Blaming a tasteless ad on the bravado of art school grads dizzy from consecutive all-nighters is tempting, but everyone I speak to is clear that there is often a darker force at work. “I'm sure these things don't happen by accident as agencies would be too worried about losing clients and agencies and production companies normally have NDA's in place which have heavy financial penalties,” one agency head points out. Often the client, less closely associated with a piece of work than the agency, reaps a double benefit from a leak. They get a publicity spike driven by the off-colour material, followed by a chance to look decisive when they deny all knowledge and condemn the mad men behind it.

For Young, there’s a “checkered background”: sometimes the client is the victim. He suspects, for example, that “Unilever would have been appalled at the Flora campaign.” Sometimes, however, clients leak ads, or at least know they are being leaked, for PR benefit. How can we tell? “I think you’re looking at some of the stuff that works quite well,” he says. Without contradicting their official line, he does bring up Hyundai as an example of a brand he reckons benefitted from a backlash. “It made the brand seem a bit more risque than Hyundai is usually associated with being,” he says, and the ad clearly demonstrated a product benefit: “it was probably very good at getting their message over.”

This is a digital-age phenomenon. The number of platforms available to creatives and the lack of money involved makes this kind of stunt not only infinitely easier, but also allows the client to maintain what Young calls “plausible deniability.” Since accidents do genuinely happen so often, clients can play on public acceptance of that to get away scot free. As Brockwell says, it “creates [a] perfect storm of low risk and high potential... if you can say ‘a bigger boy did it and ran away’ and actually get away with it, why wouldn’t you?”

Is there necessarily a problem here? Young says that the threat of a social media storm makes the industry feel accountable. Nowadays, he points out, the advertising world is disparate and ill defined, and none of its regulatory bodies exercise full control over everything that could be deemed advertising. The possibility of online retribution keeps clients and agencies in check. In my own experience, the prevailing opinion in the communications industries is that debate and outrage are inherently good things anyway.

But Brockwell thinks the industry should be aiming as high as possible. “Advertising contributes to culture in a major way,” she says, “A kid watching TV learns as much about gender roles from the deodorant ad in the break as from the programme on either side. That means advertisers are as responsible for social norms as the people making mainstream content – in other words, very responsible indeed.” Yet what makes advertising interesting to her is the low regard in which it is generally held: “writing for advertising is particularly fun because people hate ads. It’s that much more rewarding when someone praises your ad, because unlike an article or story, they started out hostile to it.”

Brockwell’s point explains why this is more than a harmless case of marketers co-opting moral outrage. Advertisers using poor taste to drive traffic is an insult to the medium they work in. Agencies and clients see the distaste audiences have for being sold to, and rather than either holding off or trying to show them something positive, they bend that distaste to their own ends. At a time when clickbait lurks on our finest news sites and broadcast debate encourages shouting heads rather than talking ones, content creators across all media should take note. It might be easy to shrug off the disapproval of your viewers, but the results won’t be pretty. Besides, trying to change their minds is a lot more interesting.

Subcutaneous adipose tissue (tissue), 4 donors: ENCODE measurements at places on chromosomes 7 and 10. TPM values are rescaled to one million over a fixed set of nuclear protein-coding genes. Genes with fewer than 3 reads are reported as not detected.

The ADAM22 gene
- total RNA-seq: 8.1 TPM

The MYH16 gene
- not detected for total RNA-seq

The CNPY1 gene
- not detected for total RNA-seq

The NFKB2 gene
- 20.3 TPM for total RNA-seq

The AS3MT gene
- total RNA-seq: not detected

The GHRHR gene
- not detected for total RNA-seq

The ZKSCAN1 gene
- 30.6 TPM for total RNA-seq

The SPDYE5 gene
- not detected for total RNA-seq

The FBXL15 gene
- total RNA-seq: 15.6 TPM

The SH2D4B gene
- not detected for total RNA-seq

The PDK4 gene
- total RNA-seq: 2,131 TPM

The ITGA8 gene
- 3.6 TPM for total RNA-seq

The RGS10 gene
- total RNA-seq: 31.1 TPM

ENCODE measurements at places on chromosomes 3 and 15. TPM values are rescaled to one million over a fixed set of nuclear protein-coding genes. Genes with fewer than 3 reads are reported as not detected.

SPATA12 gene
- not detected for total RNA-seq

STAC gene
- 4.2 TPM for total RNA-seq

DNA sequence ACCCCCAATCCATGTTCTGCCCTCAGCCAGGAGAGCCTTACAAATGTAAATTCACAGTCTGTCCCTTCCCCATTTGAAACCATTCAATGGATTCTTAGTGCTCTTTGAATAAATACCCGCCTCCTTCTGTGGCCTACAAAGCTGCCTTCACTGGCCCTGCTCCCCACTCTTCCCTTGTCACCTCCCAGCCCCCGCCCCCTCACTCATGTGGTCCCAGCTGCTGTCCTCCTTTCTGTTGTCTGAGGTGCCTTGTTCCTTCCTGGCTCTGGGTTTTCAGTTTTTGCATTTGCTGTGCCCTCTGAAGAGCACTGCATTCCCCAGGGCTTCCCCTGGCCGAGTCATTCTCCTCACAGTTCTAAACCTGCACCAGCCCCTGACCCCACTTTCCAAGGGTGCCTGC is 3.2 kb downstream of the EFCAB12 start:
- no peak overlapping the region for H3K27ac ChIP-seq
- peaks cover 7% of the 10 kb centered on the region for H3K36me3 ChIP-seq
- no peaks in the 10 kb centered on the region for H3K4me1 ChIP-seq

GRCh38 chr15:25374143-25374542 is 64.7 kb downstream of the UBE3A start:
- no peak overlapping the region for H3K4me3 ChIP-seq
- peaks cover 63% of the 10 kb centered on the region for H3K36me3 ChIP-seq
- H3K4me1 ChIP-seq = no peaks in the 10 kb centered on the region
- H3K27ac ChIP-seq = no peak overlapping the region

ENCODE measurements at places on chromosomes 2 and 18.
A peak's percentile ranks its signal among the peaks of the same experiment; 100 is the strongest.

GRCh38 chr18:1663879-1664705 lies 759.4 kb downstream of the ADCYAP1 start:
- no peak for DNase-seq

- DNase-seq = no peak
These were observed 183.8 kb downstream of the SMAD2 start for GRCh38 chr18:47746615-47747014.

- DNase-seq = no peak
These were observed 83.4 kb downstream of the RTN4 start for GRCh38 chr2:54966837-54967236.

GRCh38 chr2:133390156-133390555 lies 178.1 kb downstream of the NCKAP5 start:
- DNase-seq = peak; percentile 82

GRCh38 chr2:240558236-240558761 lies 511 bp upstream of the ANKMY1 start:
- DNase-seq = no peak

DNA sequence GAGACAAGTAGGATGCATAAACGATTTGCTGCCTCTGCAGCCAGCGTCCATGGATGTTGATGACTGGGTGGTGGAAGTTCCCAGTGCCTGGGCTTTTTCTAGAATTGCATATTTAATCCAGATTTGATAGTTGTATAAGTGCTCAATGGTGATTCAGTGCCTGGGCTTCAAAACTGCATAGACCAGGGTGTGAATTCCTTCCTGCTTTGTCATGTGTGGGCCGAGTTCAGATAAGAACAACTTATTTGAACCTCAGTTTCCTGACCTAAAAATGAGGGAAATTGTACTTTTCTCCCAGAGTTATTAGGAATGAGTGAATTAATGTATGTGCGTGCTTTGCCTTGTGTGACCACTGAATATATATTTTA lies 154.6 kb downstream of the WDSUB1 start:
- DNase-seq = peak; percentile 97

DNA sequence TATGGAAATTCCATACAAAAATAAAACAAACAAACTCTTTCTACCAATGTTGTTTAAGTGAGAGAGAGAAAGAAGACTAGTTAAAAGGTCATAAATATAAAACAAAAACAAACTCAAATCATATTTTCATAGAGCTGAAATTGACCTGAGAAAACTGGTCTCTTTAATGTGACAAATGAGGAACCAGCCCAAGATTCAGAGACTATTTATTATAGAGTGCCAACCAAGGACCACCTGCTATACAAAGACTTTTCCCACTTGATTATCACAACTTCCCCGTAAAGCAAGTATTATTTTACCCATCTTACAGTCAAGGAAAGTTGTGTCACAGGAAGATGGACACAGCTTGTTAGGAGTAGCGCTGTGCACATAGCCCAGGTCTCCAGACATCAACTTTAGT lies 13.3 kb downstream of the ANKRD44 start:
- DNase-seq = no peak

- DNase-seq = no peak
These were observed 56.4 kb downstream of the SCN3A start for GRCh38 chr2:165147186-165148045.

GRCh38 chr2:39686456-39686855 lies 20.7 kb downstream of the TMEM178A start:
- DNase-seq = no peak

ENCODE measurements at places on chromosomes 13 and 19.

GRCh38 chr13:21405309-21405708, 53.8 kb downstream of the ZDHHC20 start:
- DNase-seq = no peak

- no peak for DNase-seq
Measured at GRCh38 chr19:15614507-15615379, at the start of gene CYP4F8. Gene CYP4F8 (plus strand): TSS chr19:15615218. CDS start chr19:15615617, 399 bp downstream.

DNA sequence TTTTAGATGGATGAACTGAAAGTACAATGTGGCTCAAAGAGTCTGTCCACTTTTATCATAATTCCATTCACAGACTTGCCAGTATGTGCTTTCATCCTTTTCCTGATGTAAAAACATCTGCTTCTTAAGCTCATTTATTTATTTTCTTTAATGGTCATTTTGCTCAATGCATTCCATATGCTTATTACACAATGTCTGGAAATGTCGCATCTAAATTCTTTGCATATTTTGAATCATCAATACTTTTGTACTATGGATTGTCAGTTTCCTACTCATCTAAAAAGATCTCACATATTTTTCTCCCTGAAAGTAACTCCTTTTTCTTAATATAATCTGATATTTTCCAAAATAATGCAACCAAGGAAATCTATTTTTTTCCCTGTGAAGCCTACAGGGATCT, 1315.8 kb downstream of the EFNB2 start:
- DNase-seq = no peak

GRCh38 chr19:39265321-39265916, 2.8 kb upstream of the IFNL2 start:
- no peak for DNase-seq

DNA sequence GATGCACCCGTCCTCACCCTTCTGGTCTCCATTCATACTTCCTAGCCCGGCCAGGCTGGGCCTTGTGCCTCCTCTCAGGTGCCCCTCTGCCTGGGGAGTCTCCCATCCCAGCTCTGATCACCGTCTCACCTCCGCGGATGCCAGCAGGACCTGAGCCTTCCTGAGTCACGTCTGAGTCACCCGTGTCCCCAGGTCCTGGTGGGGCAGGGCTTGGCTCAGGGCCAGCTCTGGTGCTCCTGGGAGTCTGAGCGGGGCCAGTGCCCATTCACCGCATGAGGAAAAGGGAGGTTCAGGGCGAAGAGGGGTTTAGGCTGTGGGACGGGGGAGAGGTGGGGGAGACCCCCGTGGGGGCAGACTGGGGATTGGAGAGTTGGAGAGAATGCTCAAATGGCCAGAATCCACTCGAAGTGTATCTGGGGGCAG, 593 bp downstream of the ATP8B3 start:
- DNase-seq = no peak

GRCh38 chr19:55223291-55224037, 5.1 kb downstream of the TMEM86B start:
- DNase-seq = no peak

An image from the Flora campaign, put together by Lowe and Partners South Africa.

Josh Lowe is a freelance journalist and communications consultant. Follow him on Twitter @jeyylowe.

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The 11 things we know after the Brexit plan debate

Labour may just have fallen into a trap. 

On Wednesday, both Labour and Tory MPs filed out of the Commons together to back a motion calling on the Prime Minister to commit to publish the government’s Brexit plan before Article 50 is triggered in March 2017. 

The motion was proposed by Labour, but the government agreed to back it after inserting its own amendment calling on MPs to “respect the wishes of the United Kingdom” and adhere to the original timetable. 

With questions on everything from the customs union to the Northern Irish border, it is clear that the Brexit minister David Davis will have a busy Christmas. Meanwhile, his declared intention to stay schtum about the meat of Brexit negotiations for now means the nation has been hanging off every titbit of news, including a snapped memo reading “have cake and eat it”. 

So, with confusion abounding, here is what we know from the Brexit plan debate: 

1. The government will set out a Brexit plan before triggering Article 50

The Brexit minister David Davis said that Parliament will get to hear the government’s “strategic plans” ahead of triggering Article 50, but that this will not include anything that will “jeopardise our negotiating position”. 

While this is something of a victory for the Remain MPs and the Opposition, the devil is in the detail. For example, this could still mean anything from a white paper to a brief description released days before the March deadline.

2. Parliament will get a say on converting EU law into UK law